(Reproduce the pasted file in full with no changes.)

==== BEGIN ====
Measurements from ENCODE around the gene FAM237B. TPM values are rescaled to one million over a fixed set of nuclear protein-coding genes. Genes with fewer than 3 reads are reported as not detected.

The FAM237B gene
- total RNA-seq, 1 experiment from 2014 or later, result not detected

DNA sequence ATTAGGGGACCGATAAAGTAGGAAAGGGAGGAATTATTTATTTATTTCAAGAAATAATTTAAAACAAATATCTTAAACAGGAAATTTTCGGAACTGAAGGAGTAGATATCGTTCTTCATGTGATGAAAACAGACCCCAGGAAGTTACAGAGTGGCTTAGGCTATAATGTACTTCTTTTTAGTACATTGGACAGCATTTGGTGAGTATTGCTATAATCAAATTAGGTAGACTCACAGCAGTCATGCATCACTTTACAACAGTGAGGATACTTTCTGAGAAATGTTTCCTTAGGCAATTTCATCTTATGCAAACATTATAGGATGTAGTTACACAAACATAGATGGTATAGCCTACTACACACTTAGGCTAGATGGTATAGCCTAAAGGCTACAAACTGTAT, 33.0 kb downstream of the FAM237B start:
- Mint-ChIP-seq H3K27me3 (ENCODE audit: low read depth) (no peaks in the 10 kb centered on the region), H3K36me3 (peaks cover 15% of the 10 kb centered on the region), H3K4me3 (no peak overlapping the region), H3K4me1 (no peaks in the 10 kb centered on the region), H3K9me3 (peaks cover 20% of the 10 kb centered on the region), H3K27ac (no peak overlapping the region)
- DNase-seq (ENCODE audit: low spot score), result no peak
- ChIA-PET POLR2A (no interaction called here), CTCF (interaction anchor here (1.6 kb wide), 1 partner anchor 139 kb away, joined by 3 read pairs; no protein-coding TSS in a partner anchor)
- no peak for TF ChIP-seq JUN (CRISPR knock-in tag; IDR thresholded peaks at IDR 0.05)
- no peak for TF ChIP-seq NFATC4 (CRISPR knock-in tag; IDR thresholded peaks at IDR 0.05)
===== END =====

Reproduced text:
Measurements from ENCODE around the gene FAM237B. TPM values are rescaled to one million over a fixed set of nuclear protein-coding genes. Genes with fewer than 3 reads are reported as not detected.

The FAM237B gene
- total RNA-seq, 1 experiment from 2014 or later, result not detected

DNA sequence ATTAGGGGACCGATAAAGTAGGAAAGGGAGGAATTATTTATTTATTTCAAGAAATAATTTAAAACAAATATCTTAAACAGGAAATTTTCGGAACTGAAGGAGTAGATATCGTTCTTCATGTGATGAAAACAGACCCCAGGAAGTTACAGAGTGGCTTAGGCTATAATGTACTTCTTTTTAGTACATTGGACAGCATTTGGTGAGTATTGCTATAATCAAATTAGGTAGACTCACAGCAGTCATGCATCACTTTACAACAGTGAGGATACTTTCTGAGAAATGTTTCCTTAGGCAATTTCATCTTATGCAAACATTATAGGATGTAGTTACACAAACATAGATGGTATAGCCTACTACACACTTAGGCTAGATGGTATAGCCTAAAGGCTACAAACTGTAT, 33.0 kb downstream of the FAM237B start:
- Mint-ChIP-seq H3K27me3 (ENCODE audit: low read depth) (no peaks in the 10 kb centered on the region), H3K36me3 (peaks cover 15% of the 10 kb centered on the region), H3K4me3 (no peak overlapping the region), H3K4me1 (no peaks in the 10 kb centered on the region), H3K9me3 (peaks cover 20% of the 10 kb centered on the region), H3K27ac (no peak overlapping the region)
- DNase-seq (ENCODE audit: low spot score), result no peak
- ChIA-PET POLR2A (no interaction called here), CTCF (interaction anchor here (1.6 kb wide), 1 partner anchor 139 kb away, joined by 3 read pairs; no protein-coding TSS in a partner anchor)
- no peak for TF ChIP-seq JUN (CRISPR knock-in tag; IDR thresholded peaks at IDR 0.05)
- no peak for TF ChIP-seq NFATC4 (CRISPR knock-in tag; IDR thresholded peaks at IDR 0.05)